Jasan’s eyes were drawn inexorably toward the cuff-box on his bedside. Truth be told, he had half a mind to cut and run – to bolt for Jericho space and throw his lot in with the Techs. He had contacts, acquaintances, men and women who’d do right by him and help him start over.
Damn my loyalties, he thought. They’re going to get me killed.
“We’re in,” he answered firmly. “I’ll make the Tortuga ready to depart. We’ll be at WX-48 in three days.”
“Three days? Got it. Don’t be late. Gol out.”
Alone once more, his thoughts returned to his father. The screen above the bed had flickered on and begun to broadcast a grand speech by the Empire officials. They spoke of the importance of the sector, and of the victories they were to earn in the Emperor’s name. Words like “duty”, “honour” and “glory” were used so often they all but lost their meaning. Jasan glanced at the screen in time to see his father, stern faced but proud as he exchanged a few curt words with the assembled squadron leaders. He wondered if he shouldn’t make an effort, despite the difficulties, to make things right. He was family, after all; it wasn’t like he could just go and find a new father.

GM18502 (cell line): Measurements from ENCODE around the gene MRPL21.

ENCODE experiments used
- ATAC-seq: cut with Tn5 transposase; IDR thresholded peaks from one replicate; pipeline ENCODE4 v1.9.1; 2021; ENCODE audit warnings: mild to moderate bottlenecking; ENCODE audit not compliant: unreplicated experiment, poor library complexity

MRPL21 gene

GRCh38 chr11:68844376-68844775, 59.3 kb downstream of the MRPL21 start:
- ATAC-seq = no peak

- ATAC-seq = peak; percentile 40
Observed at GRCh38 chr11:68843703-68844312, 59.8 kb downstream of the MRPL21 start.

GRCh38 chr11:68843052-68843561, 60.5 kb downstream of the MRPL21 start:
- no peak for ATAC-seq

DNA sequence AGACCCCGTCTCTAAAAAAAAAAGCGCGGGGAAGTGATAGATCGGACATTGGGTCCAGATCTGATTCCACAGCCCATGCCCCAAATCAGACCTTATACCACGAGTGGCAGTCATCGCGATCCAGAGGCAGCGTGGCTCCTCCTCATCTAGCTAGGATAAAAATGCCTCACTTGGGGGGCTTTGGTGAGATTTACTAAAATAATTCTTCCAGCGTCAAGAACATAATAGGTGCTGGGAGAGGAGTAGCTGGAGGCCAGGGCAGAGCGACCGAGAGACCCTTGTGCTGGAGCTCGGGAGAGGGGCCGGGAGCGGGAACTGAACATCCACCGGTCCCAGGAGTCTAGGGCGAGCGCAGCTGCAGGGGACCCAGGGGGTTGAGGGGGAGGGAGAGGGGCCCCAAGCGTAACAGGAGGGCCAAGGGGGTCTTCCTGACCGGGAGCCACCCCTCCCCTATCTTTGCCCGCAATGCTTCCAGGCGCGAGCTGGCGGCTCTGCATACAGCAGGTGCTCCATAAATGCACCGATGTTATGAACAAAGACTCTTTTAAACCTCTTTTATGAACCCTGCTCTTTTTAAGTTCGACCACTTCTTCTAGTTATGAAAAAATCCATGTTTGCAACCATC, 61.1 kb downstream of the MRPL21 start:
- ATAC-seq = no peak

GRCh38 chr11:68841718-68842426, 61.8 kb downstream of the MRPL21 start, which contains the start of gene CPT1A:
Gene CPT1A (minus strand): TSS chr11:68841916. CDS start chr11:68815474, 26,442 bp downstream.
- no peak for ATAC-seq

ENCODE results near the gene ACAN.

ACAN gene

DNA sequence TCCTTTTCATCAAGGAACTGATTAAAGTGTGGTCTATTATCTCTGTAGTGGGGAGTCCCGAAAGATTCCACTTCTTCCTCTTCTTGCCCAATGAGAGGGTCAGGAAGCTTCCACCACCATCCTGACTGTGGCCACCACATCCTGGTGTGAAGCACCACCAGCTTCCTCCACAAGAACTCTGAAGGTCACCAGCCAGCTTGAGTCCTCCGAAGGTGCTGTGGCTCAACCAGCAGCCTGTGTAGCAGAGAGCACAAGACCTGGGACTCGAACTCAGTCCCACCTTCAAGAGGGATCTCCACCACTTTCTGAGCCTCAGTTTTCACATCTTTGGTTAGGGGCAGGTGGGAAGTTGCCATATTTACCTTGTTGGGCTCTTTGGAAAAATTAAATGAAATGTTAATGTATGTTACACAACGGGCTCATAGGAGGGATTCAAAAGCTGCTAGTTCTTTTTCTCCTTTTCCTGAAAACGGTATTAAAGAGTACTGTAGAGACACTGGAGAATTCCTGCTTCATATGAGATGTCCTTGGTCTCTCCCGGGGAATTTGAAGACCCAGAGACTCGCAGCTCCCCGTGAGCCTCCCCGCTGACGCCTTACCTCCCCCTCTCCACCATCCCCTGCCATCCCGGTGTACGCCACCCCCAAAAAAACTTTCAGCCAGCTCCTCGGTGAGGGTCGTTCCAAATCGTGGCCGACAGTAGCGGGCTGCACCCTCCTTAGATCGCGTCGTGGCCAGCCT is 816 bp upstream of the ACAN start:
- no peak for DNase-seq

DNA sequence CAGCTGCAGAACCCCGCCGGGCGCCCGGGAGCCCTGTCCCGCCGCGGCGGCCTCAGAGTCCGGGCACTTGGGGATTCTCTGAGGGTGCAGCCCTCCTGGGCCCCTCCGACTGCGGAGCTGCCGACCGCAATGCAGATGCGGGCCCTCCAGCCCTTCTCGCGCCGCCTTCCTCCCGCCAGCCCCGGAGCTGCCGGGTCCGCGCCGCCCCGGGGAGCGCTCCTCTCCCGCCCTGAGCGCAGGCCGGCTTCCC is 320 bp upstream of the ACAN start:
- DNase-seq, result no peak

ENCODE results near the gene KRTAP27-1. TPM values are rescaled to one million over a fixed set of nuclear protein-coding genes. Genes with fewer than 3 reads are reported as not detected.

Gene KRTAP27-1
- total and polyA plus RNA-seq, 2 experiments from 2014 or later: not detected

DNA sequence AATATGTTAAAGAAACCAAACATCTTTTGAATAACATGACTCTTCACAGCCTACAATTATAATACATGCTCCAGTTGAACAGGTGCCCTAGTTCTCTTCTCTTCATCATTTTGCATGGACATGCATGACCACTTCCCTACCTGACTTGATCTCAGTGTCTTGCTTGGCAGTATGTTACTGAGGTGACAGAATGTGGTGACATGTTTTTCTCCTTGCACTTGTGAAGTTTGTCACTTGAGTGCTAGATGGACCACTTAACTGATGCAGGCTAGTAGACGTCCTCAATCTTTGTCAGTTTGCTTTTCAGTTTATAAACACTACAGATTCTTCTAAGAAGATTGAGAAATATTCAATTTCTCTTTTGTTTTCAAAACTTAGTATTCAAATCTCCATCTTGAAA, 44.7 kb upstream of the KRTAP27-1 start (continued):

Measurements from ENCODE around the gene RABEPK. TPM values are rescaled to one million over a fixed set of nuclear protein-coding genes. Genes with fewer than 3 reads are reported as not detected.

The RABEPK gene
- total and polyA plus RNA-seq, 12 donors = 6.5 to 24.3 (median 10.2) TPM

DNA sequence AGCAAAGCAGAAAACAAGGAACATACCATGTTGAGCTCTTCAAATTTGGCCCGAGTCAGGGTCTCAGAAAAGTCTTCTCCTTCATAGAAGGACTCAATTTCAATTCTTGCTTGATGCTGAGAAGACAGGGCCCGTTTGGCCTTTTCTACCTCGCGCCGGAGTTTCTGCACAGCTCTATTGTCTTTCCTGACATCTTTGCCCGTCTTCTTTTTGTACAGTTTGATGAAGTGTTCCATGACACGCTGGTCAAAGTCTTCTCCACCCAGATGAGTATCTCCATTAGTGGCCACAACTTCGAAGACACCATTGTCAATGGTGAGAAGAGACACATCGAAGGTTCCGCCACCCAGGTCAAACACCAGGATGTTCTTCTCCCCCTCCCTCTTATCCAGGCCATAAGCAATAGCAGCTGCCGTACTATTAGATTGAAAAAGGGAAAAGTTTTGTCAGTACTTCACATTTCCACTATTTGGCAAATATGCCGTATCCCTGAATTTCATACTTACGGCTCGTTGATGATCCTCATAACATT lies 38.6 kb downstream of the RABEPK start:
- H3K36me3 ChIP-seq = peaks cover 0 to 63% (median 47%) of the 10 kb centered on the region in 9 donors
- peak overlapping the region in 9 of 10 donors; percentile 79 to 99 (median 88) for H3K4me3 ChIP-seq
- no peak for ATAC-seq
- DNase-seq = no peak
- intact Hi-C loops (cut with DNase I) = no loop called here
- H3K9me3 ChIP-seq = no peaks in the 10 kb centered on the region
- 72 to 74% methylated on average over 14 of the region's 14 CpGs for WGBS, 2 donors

Bitter memories old and recent crushed the idea as it formed. If there was going to be a making-up between them, it sure as hell wasn’t going to happen now. It could wait until the fighting was done.
The Tortuga slipped its moorings four hours later, a full crew aboard and attack squadrons primed. Less than two hours behind were the 303rd Army Group and supporting elements, and by the end of the day cycle Sentinel-17 had all but emptied itself of mercenaries.
Out in the void, a storm was about to break.